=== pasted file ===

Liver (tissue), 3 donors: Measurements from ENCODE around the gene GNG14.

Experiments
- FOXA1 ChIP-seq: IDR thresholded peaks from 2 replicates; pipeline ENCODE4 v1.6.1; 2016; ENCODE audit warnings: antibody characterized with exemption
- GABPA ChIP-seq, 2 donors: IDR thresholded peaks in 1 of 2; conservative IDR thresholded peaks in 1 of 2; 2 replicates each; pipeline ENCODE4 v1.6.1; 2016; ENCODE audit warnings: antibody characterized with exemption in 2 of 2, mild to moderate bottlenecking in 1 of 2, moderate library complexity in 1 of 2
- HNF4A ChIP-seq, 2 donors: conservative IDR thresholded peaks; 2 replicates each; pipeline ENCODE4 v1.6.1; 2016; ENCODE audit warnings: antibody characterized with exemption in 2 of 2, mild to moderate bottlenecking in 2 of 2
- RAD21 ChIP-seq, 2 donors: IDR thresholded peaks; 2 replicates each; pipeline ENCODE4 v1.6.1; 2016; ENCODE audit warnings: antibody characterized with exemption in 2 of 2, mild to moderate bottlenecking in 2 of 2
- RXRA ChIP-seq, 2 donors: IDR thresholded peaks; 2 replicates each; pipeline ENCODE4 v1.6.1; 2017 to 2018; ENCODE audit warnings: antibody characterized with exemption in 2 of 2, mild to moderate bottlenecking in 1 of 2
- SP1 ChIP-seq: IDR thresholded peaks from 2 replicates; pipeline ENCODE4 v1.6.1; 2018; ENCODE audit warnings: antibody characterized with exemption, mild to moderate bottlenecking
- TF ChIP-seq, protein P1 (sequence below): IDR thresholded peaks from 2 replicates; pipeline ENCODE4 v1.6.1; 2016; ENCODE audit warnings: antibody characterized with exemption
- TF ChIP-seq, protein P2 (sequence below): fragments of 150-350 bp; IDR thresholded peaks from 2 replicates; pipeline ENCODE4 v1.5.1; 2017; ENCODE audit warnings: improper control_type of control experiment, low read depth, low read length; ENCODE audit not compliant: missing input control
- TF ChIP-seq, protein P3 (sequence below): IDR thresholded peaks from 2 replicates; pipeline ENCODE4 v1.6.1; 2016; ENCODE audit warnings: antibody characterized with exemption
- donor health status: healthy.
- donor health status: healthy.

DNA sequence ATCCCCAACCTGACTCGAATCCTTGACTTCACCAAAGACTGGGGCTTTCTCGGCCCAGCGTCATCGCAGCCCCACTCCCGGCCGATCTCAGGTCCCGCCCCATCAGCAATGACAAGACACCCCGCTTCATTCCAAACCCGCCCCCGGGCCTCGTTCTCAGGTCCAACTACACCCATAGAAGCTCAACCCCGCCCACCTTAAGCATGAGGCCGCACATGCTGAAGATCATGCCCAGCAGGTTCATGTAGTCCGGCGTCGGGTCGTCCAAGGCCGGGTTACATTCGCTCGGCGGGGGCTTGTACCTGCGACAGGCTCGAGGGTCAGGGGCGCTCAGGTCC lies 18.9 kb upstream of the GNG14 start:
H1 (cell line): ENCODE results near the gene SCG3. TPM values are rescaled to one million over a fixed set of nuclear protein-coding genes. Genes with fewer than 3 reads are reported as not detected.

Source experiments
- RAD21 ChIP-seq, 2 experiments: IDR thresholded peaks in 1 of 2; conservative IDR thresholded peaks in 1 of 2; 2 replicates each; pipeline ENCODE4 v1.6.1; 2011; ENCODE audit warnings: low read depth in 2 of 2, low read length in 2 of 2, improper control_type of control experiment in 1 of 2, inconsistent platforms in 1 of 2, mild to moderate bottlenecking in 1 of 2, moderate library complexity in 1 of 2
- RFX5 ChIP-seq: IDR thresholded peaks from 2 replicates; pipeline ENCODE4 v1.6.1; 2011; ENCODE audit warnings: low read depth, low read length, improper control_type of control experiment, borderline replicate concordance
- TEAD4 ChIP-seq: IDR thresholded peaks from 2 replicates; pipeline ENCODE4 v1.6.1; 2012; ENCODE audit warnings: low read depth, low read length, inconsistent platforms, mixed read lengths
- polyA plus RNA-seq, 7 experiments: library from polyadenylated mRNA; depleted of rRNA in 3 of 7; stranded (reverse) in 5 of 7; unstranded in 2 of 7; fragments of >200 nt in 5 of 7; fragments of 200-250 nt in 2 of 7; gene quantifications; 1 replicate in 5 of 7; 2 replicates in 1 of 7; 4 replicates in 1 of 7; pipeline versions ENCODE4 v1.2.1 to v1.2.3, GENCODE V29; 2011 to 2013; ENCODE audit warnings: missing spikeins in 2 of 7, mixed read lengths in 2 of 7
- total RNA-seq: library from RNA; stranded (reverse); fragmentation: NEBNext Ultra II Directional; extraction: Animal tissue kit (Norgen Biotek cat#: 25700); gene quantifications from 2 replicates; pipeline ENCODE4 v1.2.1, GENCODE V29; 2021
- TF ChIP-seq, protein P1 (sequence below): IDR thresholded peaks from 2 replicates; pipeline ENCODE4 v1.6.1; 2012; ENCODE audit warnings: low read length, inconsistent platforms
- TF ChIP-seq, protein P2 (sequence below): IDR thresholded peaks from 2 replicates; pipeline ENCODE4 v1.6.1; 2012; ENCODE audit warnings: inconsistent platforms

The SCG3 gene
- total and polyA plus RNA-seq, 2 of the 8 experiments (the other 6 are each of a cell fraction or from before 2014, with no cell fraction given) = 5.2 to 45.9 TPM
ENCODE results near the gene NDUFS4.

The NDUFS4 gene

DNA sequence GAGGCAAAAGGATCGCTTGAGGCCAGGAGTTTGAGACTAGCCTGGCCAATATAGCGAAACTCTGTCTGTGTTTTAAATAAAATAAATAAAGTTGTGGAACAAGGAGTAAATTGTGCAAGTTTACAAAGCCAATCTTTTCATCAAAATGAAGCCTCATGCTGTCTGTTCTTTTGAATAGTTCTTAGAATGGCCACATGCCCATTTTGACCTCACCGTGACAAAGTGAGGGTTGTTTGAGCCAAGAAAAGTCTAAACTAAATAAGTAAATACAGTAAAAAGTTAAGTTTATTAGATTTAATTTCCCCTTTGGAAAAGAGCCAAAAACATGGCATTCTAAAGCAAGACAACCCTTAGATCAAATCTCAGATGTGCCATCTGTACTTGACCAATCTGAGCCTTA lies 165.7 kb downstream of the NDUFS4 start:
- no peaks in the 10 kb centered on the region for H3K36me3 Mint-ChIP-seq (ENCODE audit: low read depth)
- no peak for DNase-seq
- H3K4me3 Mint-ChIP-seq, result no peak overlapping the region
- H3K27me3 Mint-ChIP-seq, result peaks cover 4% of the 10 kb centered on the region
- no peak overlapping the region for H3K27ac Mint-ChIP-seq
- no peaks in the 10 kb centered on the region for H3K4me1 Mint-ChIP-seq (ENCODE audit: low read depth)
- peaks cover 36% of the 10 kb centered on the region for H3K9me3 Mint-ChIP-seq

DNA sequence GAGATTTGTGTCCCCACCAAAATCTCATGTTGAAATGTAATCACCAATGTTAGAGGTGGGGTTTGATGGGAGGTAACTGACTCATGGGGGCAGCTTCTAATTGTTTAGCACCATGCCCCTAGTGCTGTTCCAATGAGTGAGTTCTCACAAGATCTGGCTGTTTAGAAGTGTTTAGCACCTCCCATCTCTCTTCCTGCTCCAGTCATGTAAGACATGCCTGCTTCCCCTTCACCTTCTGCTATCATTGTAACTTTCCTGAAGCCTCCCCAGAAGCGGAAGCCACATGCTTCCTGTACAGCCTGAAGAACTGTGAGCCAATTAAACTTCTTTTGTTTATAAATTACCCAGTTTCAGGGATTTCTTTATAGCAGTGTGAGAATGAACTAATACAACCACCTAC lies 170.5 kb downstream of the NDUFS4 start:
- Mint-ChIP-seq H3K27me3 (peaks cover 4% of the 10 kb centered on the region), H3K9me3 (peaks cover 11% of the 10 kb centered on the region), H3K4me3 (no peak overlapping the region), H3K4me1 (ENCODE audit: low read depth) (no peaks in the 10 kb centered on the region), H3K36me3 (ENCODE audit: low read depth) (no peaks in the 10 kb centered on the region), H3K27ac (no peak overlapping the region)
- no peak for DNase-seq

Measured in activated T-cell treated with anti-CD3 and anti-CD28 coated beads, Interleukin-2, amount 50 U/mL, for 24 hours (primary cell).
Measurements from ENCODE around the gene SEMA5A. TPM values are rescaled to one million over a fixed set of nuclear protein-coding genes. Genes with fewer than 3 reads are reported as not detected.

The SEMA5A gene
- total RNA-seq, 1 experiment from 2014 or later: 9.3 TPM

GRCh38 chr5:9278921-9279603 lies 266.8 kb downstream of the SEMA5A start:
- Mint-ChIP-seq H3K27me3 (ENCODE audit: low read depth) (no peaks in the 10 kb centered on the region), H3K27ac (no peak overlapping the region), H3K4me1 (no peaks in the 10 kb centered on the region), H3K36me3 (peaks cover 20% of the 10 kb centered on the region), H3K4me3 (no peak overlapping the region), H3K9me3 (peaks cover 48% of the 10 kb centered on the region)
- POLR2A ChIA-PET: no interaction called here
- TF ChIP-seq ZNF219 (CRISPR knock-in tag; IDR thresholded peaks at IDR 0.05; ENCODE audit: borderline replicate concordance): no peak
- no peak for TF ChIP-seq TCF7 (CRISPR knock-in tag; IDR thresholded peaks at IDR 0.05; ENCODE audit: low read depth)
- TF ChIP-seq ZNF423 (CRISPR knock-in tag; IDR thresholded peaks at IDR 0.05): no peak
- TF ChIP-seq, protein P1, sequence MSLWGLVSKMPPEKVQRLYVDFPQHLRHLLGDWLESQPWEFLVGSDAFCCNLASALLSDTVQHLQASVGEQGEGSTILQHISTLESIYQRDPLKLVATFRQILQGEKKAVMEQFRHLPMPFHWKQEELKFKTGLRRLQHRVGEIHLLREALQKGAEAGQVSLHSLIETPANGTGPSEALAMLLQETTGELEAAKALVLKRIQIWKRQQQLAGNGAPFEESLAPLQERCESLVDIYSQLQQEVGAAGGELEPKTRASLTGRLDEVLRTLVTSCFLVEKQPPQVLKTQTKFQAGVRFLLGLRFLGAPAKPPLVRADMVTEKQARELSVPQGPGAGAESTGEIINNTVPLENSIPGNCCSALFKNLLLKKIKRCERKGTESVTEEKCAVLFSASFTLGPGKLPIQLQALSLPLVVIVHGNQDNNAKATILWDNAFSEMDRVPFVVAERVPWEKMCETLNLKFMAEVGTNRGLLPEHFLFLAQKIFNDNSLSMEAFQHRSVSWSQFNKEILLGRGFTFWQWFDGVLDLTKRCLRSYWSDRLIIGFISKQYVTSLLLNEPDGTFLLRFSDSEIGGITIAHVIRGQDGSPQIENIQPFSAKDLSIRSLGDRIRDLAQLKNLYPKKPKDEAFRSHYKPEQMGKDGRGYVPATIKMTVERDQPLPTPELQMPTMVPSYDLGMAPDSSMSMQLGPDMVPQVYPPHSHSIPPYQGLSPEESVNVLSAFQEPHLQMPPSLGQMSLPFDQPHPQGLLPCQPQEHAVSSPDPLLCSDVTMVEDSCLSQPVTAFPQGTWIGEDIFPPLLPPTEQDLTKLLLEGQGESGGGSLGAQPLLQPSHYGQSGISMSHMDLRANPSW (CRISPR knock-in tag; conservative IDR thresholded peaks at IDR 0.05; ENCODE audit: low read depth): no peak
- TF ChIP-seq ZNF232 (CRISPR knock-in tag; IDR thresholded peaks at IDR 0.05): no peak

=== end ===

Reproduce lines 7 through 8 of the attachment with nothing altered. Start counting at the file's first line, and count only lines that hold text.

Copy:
- RXRA ChIP-seq, 2 donors: IDR thresholded peaks; 2 replicates each; pipeline ENCODE4 v1.6.1; 2017 to 2018; ENCODE audit warnings: antibody characterized with exemption in 2 of 2, mild to moderate bottlenecking in 1 of 2
- SP1 ChIP-seq: IDR thresholded peaks from 2 replicates; pipeline ENCODE4 v1.6.1; 2018; ENCODE audit warnings: antibody characterized with exemption, mild to moderate bottlenecking